Is the Political Center Finally Poised to Strike Back?

The United States appears to be more polarized than ever. While many Americans hoped the divisiveness would wane with the conclusion of the Trump administration, it has continued and in some ways even escalated in the early days of the Biden administration—and the Supreme Court’s upcoming decision on Roe v. Wade may fan the flames even more.

According to Pew Research Center, Democrats and Republicans in Congress have moved further to the left and right, respectively, over the past several decades. As a result, the two parties are now further apart ideologically than ever before. This has made it especially difficult for Congress to pass meaningful legislation on the issues voters care about the most.

These trends certainly appear to signal a bleak future. But there is a separate, more promising trend indicating the American people might be eager to mobilize to change the status quo. While the most extreme voices speak the loudest—and are further amplified in the media—more Americans now identify as political independents than as Republicans or Democrats, and this share has been increasing for decades. Further, according to Pew Research Center, a majority of Americans believe both political parties are too extreme in their positions.

In an April 2022 Harvard/Harris Poll, majorities of Americans said they did not think Joe Biden or Donald Trump should run for president in 2024. When asked if they would “consider a moderate independent candidate for president if the 2024 match was between Donald Trump and Joe Biden,” 58% said yes.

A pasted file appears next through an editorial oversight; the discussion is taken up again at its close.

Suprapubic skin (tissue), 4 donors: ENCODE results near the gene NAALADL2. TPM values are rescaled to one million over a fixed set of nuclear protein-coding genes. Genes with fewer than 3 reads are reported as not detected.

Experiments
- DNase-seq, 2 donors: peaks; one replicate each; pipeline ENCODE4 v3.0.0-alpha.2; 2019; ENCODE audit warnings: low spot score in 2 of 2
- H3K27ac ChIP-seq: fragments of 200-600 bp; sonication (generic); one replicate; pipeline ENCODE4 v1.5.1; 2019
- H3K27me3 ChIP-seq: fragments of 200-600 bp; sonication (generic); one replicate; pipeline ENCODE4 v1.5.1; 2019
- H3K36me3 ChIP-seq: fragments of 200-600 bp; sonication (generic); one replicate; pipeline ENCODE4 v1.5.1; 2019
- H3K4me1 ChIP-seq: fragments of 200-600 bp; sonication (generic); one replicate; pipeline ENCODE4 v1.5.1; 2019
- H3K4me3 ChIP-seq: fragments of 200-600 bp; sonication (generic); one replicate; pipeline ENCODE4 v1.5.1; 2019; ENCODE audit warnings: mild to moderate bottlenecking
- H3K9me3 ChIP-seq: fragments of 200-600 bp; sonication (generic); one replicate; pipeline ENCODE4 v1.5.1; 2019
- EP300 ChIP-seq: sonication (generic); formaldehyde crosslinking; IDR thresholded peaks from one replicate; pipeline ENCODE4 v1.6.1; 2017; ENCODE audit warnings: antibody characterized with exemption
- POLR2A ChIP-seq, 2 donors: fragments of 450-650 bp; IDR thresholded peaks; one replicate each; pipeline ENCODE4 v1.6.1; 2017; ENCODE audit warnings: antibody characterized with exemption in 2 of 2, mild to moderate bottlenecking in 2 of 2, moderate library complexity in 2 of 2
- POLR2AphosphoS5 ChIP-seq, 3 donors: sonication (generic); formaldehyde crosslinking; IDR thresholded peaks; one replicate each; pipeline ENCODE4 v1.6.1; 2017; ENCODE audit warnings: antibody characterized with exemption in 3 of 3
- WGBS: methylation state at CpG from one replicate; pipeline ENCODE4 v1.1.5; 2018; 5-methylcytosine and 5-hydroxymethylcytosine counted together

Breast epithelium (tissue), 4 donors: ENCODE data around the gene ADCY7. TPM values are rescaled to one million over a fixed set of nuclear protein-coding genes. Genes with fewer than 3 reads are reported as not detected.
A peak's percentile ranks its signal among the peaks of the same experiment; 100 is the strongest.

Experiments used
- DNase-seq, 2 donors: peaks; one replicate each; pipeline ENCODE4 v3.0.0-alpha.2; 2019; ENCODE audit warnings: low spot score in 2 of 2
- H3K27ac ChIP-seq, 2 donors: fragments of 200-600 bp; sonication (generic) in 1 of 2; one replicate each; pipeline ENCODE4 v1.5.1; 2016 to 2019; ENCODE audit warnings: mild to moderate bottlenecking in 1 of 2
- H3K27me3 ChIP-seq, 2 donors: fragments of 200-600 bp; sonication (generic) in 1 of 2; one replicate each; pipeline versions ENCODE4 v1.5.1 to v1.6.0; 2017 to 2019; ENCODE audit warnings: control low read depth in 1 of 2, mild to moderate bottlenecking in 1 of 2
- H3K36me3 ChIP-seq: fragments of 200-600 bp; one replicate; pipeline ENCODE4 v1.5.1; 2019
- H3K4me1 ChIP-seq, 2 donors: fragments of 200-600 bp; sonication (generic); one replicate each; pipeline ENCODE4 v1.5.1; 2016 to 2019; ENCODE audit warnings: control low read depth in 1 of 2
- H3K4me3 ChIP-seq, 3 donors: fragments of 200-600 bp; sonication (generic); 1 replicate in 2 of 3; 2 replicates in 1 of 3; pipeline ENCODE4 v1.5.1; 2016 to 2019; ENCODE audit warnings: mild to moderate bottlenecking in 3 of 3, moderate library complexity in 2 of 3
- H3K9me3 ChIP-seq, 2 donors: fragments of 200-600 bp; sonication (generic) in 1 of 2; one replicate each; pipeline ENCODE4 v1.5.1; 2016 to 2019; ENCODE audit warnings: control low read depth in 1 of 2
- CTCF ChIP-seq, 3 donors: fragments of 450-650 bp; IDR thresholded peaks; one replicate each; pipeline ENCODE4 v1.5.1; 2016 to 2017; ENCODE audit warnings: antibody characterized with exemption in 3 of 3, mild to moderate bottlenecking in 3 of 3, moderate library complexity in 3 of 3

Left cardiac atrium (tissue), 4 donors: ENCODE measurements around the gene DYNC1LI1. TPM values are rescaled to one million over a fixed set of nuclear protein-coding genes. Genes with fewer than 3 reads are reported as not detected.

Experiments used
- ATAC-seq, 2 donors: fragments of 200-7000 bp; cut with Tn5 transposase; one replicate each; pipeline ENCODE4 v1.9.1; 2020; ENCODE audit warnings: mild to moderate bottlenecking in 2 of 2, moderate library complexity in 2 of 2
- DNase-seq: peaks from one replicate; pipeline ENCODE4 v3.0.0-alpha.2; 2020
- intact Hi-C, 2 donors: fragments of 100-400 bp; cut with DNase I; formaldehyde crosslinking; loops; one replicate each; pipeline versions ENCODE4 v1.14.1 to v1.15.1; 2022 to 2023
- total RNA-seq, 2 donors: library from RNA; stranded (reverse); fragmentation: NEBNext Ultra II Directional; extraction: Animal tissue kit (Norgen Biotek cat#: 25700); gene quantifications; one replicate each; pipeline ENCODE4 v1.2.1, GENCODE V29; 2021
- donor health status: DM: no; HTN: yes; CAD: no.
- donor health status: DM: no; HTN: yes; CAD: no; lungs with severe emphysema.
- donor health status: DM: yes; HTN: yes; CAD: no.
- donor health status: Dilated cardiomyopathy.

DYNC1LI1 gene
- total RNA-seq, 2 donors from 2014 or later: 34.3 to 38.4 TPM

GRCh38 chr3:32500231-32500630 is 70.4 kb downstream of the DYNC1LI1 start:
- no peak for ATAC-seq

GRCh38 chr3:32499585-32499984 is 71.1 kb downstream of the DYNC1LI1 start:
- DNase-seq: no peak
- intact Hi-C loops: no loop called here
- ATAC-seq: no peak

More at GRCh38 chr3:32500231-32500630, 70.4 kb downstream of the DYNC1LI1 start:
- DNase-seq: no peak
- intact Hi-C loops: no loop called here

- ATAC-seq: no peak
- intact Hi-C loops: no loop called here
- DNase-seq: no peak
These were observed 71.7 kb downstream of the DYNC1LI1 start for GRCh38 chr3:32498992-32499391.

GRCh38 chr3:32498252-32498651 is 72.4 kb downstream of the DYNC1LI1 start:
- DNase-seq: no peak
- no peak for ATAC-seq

Of course, openness to voting for a third-party candidate does not necessarily translate to actual votes, as the dominance of the two-party system throughout the past century and a half has prevented even those dissatisfied with the major-party candidates from casting what they perceive to be “throwaway” third-party ballots. The last time a third-party candidate received over 20% of the popular vote was 1912, when two-term president Teddy Roosevelt switched his affiliation to the Progressive “Bull Moose Party” and ran for a third term. And no third-party candidate has won a single electoral vote since 1968.

But then again, the American public has rarely been this dissatisfied with the direction of our country and the condition of our politics. And there are other signs the public is increasingly mobilizing behind more pragmatic, rather than extreme, leaders—regardless of their party labels. According to Morning Consult, the three governors with the highest approval ratings are moderate Republicans in solid blue states, indicating that they have successfully appealed to voters on both sides.

In both the 2022 midterms and the 2024 presidential election, the big outstanding question is whether or not the growing share of Americans who want leaders to govern from the center will vote with the same enthusiasm as those on the fringes. Historically, individuals who identify as moderate or independent have been less likely than their more ideological peers to participate in elections or pay close attention to politics. This could be a reason why there is a slight negative correlation between a Senator’s willingness to work across the aisle (as measured by The Lugar Center’s Bipartisan Index) and his or her approval rating (given their lower levels of political engagement, independents are more inclined to select “don’t know/no opinion” on approval polls, leaving voters who are more ideological and more engaged to determine their final outcome). Moderates are often stereotyped as dull and uninspiring candidates, but in order to excite independent voters and ultimately drive them to the polls, they must rise above this characterization and present themselves as passionate leaders eager to get things done.

With pressing issues like rising inflation, energy security and climate change, immigration, and crime top of mind, Americans are tired of hearing calls to defund the police or ban children’s books from school libraries. Extremist rhetoric, the failure of Congress to pass meaningful legislation, and the rise of independent voters have led to a critical moment in which the center is poised to make an impact.